Asylum seekers and commentary

Given the ongoing and continuing issue, this National Post basics article is helpful in understanding the trends although point 5 (government response) overstates the effectiveness of the government response even if there are no easy solutions:

The number of illegal border crossings is up significantly this year compared with the same period last year, so federal and law enforcement officials have been preparing for possibility of another spike as the weather warms up.

Departmental, RCMP and border officials provided a technical briefing this week on the plans they have developed as a result of lessons learned from pressures and concerns arising from last year’s spike in irregular migrants coming across the Canada-U.S. border.

Here’s what was learned:

1. The numbers are trending upward. Last year, RCMP intercepted a total of 20,493 people who crossed the border illegally. That means they did not present at an official port-of-entry and instead came across the border through unofficial paths to make a refugee claim in Canada. So far this year, 6,373 irregular migrants have arrived in Canada this way. That’s an increase of 128 per cent over the number who arrived in Canada between January and April 2017, which was 2,784.

2. Quebec is the hotspot. Of the 6,373 border crossers that have arrived so far in 2018, the majority — 5,609 — have done so in Quebec. However, about 40 per cent of say they are planning to settle elsewhere in Canada, mainly in Ontario. That’s why Quebec and the federal government are working on a plan to try to encourage asylum seekers away from highly saturated areas like Montreal and Toronto, in the hopes they might instead settle in outlying regions of the two provinces where labour shortages exist and migrants could find more employment opportunities.

3. Housing remains a question mark. Quebec has told the feds it will only open four temporary shelters for refugee claimants this year, with a total of 1,850 spaces. The province says it will not open Olympic Stadium or the nine other temporary shelters it operated last year for migrants because these were spaces not intended for accommodations, such as school gymnasiums. That’s why Ottawa is now working with Quebec and Ontario on processes that could be used to triage asylum seekers from the unofficial entry point in Lacolle to other shelters in those provinces.

4. Countries of origin are shifting. Last year, the majority of irregular migrants who arrived in Canada were Haitian, which is largely attributed to the Trump administration’s decision to lift the temporary protected status for immigrants from Haiti living the U.S. This year, the majority of illegal migrants in Canada are Nigerians with U.S. travel visas. Other countries of origin this year include: Columbia, the United States and Pakistan.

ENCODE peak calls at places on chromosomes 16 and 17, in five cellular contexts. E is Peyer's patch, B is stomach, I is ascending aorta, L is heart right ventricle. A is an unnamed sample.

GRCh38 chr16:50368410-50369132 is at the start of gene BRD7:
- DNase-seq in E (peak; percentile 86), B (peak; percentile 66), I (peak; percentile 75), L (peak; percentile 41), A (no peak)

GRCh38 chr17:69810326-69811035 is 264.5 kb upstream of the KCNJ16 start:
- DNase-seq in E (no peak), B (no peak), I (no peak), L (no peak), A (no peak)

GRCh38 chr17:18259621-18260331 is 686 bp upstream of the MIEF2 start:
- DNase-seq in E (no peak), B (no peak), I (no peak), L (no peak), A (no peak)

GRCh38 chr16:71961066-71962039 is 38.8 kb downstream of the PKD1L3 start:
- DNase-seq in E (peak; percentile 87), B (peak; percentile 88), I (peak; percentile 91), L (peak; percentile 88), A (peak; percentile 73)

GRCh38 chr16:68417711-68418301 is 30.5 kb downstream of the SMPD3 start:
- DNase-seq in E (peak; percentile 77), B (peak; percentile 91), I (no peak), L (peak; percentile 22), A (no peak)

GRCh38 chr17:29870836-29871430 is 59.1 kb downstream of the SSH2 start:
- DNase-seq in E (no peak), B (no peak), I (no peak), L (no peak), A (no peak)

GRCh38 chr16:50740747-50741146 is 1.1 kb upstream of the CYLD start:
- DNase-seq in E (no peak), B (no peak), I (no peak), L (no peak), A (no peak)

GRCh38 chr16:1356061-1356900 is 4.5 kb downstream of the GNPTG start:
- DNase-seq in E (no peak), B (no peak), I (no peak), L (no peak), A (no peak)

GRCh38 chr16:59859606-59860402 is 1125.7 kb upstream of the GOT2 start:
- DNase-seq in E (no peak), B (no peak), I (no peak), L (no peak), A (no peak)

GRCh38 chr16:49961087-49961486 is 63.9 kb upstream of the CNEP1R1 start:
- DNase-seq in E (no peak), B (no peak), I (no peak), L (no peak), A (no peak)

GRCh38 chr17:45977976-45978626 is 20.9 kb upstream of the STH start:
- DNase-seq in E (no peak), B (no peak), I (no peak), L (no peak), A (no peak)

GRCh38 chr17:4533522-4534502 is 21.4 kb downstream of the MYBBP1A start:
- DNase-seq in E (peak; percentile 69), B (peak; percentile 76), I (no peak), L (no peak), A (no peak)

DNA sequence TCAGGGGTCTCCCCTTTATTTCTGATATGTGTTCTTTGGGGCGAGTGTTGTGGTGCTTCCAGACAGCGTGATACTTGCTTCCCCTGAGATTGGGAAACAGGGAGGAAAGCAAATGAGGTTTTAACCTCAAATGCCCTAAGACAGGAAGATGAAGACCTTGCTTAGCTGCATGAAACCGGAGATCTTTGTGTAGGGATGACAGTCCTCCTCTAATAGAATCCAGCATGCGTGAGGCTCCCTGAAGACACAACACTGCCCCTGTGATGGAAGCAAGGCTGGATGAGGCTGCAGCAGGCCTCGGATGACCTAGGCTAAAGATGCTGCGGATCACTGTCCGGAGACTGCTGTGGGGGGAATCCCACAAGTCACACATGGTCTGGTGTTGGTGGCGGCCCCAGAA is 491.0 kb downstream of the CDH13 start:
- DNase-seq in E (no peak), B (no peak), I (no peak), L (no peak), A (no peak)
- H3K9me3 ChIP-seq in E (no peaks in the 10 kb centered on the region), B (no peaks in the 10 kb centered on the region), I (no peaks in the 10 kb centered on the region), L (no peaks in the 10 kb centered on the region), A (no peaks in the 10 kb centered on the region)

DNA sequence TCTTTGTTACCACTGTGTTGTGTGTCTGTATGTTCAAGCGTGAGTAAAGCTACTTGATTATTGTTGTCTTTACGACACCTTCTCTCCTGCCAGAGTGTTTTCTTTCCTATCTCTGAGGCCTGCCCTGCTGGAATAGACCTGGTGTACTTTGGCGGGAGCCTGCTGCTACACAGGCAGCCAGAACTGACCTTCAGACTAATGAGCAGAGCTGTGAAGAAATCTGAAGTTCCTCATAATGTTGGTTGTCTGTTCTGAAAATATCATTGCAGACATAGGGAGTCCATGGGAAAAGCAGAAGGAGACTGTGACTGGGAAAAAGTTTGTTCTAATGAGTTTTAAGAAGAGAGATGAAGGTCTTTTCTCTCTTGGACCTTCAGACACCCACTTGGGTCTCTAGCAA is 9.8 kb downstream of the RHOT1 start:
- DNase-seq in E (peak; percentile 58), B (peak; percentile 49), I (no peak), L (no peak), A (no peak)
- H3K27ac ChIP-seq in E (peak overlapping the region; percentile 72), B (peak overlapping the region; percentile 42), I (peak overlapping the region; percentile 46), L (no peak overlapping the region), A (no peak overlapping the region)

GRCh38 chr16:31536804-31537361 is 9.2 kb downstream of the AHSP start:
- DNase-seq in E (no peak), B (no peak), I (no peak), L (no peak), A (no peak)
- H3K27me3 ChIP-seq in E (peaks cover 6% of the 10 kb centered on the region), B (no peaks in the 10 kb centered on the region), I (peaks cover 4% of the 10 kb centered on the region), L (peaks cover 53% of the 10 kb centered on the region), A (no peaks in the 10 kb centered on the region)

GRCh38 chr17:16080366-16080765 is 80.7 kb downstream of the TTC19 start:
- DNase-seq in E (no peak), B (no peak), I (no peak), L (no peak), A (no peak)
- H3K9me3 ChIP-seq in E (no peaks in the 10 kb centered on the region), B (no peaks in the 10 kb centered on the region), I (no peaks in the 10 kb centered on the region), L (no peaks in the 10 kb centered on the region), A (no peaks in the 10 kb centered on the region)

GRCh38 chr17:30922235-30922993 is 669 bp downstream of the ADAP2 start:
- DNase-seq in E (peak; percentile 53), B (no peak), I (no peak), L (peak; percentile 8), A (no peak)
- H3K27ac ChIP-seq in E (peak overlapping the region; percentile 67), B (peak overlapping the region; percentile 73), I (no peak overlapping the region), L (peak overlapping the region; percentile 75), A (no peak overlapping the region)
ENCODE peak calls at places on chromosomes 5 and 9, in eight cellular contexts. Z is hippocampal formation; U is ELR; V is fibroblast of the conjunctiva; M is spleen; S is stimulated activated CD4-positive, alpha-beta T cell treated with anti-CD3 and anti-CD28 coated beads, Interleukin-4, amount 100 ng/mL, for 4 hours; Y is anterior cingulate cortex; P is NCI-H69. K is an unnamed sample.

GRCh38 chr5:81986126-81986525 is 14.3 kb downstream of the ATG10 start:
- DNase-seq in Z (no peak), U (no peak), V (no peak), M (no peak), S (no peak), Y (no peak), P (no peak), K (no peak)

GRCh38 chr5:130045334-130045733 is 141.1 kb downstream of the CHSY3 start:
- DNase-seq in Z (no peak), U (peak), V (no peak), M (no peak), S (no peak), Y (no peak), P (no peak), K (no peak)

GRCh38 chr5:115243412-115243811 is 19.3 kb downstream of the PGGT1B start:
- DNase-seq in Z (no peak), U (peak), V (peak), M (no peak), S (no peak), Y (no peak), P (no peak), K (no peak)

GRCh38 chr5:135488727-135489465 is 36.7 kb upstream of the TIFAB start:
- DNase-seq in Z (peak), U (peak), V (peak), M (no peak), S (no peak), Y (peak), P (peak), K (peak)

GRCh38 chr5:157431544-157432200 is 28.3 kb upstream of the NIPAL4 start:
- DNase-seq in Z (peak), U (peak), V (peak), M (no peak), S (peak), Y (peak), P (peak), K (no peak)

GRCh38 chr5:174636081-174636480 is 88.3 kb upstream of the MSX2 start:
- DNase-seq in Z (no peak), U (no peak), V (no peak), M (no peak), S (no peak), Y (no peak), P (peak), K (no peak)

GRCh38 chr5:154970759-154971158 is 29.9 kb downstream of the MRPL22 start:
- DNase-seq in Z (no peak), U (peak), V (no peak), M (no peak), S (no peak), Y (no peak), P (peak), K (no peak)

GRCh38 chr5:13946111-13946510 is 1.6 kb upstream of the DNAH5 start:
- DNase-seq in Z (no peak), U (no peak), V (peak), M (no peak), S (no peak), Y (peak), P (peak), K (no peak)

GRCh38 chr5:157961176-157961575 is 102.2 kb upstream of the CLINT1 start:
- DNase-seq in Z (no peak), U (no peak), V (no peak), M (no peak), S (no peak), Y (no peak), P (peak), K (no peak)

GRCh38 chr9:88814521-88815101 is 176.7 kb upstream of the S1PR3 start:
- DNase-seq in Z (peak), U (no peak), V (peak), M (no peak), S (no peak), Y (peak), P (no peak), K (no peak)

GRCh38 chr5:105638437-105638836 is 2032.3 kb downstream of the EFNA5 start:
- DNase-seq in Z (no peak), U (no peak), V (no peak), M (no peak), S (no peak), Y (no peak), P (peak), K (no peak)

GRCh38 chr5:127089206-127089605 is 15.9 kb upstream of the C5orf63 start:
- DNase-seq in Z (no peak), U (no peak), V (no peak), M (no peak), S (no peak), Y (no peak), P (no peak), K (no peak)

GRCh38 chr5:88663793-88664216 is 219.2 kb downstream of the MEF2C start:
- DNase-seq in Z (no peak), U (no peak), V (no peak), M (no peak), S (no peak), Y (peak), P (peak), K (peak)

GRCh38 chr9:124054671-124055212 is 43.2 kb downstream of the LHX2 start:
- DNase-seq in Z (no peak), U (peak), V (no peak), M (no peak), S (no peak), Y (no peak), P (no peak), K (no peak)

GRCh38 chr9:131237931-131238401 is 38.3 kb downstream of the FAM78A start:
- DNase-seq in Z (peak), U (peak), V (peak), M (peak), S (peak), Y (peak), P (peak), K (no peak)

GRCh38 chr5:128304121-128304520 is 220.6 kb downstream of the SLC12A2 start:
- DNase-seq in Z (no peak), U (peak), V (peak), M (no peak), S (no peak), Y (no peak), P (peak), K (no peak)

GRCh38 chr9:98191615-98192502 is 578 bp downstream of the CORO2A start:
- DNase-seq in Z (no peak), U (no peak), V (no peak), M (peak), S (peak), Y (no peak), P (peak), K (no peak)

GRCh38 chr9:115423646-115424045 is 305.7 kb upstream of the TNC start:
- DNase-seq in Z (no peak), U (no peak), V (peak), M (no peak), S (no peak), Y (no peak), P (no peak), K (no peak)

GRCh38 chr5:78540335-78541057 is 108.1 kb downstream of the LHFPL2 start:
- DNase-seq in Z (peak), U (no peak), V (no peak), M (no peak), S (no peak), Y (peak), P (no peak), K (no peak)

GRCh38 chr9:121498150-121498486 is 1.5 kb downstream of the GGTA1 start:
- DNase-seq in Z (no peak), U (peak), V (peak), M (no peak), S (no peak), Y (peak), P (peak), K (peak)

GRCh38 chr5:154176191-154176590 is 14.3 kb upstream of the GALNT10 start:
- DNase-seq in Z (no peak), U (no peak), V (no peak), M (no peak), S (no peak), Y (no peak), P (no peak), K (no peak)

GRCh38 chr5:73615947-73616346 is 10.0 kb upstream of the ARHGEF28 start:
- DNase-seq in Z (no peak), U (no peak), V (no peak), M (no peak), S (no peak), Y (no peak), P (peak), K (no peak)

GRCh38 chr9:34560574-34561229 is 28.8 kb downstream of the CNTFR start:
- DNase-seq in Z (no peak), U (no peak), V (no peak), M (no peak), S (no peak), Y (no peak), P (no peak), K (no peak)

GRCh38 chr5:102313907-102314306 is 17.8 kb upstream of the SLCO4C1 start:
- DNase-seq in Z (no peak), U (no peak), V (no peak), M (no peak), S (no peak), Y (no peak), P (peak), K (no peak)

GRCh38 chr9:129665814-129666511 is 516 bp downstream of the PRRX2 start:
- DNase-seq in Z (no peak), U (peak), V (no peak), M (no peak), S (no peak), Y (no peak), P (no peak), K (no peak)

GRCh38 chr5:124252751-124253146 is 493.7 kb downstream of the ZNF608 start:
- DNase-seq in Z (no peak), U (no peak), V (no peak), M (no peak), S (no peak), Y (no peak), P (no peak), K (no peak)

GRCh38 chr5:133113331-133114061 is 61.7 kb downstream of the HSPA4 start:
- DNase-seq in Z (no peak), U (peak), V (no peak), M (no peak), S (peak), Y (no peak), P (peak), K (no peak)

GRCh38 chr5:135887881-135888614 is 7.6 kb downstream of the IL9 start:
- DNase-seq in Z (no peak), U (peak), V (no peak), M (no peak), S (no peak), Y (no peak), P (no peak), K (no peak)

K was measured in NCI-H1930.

5. Lessons have been learned. After last summer’s unexpected influx caused some major headaches, a national strategic plan has been put in place to respond to any future spikes. It was described by a senior official as “collaborative, flexible, scalable and phased.” It allows for increased resources to be brought into an area quickly, as needed. It is designed to move asylum seekers through the system in a timely manner while also ensuring all of Canada’s rules for refugee claimants are properly followed. That being said, Ottawa continues to try to get the message out that entering Canada between ports of entry is “not a free ticket” into Canada.

Source: What you need to know about the ongoing influx of asylum seekers in Canada 

Good commentary by Ibbitson, highlighting that this is one of the three key political challenges facing the government (the other two being NAFTA and pipelines):

A third challenge is emerging, on the border. Last year, more than 20,000 people crossed from the United States into Canada by avoiding regular crossing points. Thanks to a legal loophole, by committing this illegal act, they stood a better chance of being accepted as refugees than if they showed up at a proper crossing. Mr. Trudeau may have worsened the situation when he tweeted in January, 2017: “To those fleeing persecution, terror & war, Canadians will welcome you, regardless of your faith. Diversity is our strength #WelcomeToCanada.” It seemed like an open invitation to those fleeing the deportation efforts of the Trump administration.

If the past three months are any indication, the number of illegal crossers could more than double this year, beyond 40,000, putting the entire immigration and refugee system at risk. We could have more people flooding across the border illegally than arrive legally each year from the Philippines, Canada’s largest source country of immigrants. If the Liberals can’t find a way to stem this flow, voters will punish them.

Source: Trudeau must win three fights, or he could lose to Stephen Harper 2.0  

Australia PM makes the point effectively:

“So we know what works and what doesn’t. Migration programs, a multicultural society, need to have a commitment, an understanding and the trust of the people, that the government, their government, is determining who comes to the country,” he said.

“So being in control of your borders is absolutely critical. I think that is a fundamental foundation of our success as a multicultural society, as a migration nation as people often describe us.

“You have to exert your sovereign right to control your own borders.” 

Source: Border control is key to successful multiculturalism: Malcolm Turnbull 

About Andrew
Andrew blogs and tweets public policy issues, particularly the relationship between the political and bureaucratic levels, citizenship and multiculturalism. His latest book, Policy Arrogance or Innocent Bias, recounts his experience as a senior public servant in this area.

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